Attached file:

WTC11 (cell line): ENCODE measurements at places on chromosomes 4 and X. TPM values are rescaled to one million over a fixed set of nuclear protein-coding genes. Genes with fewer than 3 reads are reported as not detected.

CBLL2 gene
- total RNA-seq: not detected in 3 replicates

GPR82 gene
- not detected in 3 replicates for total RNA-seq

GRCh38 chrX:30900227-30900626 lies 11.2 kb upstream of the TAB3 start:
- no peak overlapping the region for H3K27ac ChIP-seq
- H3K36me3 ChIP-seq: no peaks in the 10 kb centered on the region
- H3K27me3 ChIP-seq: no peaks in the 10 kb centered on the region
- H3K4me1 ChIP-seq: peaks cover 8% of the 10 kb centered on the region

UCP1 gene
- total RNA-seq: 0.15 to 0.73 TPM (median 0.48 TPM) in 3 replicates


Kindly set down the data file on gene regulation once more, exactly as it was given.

WTC11 (cell line): ENCODE measurements at places on chromosomes 4 and X. TPM values are rescaled to one million over a fixed set of nuclear protein-coding genes. Genes with fewer than 3 reads are reported as not detected.

CBLL2 gene
- total RNA-seq: not detected in 3 replicates

GPR82 gene
- not detected in 3 replicates for total RNA-seq

GRCh38 chrX:30900227-30900626 lies 11.2 kb upstream of the TAB3 start:
- no peak overlapping the region for H3K27ac ChIP-seq
- H3K36me3 ChIP-seq: no peaks in the 10 kb centered on the region
- H3K27me3 ChIP-seq: no peaks in the 10 kb centered on the region
- H3K4me1 ChIP-seq: peaks cover 8% of the 10 kb centered on the region

UCP1 gene
- total RNA-seq: 0.15 to 0.73 TPM (median 0.48 TPM) in 3 replicates